How to prevent the bad effects of television

Harness the television as a force for good in your family by creating common-sense boundaries for screen time.

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  • Television can open up a new world to children. From wildlife programming to educational shows, kids can learn a lot through screen-based media. However, all that screen time comes with a downside.

  • Studies by the Kaiser Family Foundation found that kids and teens ages 8-18 spend an average of four hours a day in front of a television and an extra two hours a day on the computer. All that screen time cuts into time for school work, participating in extracurricular activities, and getting physical exercise. In addition, watching too much TVleads to bad grades, inadequate sleep, behavioral issues, and may contribute to obesity.

  • As a responsible parent, there are many ways you can eliminate the bad effects of television. There's no reason to throw out the tube to save the kids. Instead, try some of these techniques.

  • Eliminate screen time for the under two set

  • The American Academy of Pediatricsrecommends that children under age 2 have no screen time, including programming that is specifically designed for babies and toddlers. While Baby Einstein videos seem like a good way to occupy baby while you get something done, studies have shown that early TV watching can impair cognitive development. Wait until after age 2 to introduce screen time to kids.

  • Watch with the kids

  • Thousands of studies have linked viewing violent programming with acting violently and bullying. Unfortunately, two-thirds of TV shows, including those marketed for children, feature violent acts. Watch with your kids so that you can change the narrative when violence comes across the screen. Talk with your kids about violence in reality, and teach your kids to make responsible media choices.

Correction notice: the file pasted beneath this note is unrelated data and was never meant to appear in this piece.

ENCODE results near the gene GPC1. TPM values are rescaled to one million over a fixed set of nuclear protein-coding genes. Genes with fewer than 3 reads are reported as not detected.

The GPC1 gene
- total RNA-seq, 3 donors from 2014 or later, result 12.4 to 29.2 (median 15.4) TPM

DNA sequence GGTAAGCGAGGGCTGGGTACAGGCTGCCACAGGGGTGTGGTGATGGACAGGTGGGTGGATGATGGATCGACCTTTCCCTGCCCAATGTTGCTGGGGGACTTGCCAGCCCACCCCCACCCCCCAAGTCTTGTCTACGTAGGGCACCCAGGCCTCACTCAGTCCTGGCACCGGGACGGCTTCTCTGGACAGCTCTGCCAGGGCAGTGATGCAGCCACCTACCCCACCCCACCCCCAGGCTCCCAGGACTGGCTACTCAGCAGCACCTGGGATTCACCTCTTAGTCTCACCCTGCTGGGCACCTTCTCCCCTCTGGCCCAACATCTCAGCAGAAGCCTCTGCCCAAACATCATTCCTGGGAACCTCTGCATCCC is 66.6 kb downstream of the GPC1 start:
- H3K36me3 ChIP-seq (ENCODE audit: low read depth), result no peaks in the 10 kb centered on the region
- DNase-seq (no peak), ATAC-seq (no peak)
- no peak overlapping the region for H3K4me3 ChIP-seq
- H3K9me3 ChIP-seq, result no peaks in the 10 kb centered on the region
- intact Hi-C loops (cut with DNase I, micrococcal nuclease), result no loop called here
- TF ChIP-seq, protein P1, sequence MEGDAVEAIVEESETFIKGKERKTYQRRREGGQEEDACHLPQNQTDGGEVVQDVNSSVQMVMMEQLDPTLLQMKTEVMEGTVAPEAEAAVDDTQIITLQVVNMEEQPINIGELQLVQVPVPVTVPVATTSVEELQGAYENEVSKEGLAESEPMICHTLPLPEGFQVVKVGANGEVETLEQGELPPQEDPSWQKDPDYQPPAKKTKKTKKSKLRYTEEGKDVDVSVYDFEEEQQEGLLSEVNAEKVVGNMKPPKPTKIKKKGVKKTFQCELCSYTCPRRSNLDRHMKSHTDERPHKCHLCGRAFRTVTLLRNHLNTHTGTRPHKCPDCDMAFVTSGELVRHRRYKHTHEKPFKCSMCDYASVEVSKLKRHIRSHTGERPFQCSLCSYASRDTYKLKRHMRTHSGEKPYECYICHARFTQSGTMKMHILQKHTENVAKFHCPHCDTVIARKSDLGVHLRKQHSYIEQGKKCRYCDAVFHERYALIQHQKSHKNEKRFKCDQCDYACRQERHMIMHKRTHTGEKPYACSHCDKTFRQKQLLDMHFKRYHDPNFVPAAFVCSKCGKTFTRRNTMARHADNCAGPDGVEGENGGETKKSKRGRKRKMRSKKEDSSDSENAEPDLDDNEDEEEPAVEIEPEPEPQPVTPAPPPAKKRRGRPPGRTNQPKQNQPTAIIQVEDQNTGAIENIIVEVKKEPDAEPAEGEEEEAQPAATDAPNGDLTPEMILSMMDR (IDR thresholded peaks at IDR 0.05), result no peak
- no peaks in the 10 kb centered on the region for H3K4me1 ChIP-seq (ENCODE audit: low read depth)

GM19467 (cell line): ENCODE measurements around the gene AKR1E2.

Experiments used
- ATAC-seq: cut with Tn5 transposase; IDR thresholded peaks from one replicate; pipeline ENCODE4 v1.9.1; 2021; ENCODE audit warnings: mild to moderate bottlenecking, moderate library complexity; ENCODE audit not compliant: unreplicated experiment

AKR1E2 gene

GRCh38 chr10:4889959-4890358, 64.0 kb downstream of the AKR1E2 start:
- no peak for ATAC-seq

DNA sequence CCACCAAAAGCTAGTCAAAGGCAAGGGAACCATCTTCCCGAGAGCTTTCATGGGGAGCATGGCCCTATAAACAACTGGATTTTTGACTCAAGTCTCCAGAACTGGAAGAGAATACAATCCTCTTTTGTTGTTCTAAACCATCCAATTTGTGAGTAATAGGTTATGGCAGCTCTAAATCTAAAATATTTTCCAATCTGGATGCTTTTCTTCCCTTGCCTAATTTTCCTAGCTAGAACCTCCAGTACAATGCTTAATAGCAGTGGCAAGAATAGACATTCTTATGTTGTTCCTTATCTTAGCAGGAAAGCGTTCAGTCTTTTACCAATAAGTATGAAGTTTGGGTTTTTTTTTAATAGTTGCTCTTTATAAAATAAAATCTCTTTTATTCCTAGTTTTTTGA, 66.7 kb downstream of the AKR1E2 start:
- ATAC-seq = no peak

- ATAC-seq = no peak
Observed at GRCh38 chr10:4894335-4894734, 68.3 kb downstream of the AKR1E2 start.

• Set boundaries on acceptable shows

  • Talk to your kids about what is and is not acceptable media for your home. Set limits on what networks, movies, and specific shows you allow in your home, and reinforce your rules with consequences. Teach your kids that media is a privilege, not a right, and remove problem media. If the kids can't follow the family TV rules, take away the TV.

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  • Keep the TV out of the bedroom

  • The Kaiser Family Foundation studyfound that 71 percent of kids aged 8-18 have a TV in their room. Unfortunately, kids with a television in the bedroom watch an average of 1.5 more hours of TV each day than their peers. Televisions have no place in the bedroom. Encourage good sleep and good media choices by putting the TV and computer in a communal space in the home.

  • Set limits on consumption

  • As a parent, you have the right to limit how much screen time your kids get each day. Set up a system where kids earn their screen time, or create a system where kids can only take part in screen media after completing their schoolwork. No matter what, make sure your kids aren't staying up late glued to a screen. Encourage your kids to participate in sports and extracurricular activities, which will naturally limit their time in front of a screen.

  • Use the TV as a force for good in your home. Enjoy media as a family together; there is no shortage of great movies and educational programming the entire family will love. The more involved you become in your children's media choices, the better those choices will become.

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Heather Hale is a fourth-generation Montanan and mom to three crazy boys.

Website: http://moderatelycrunchy.blogspot.com

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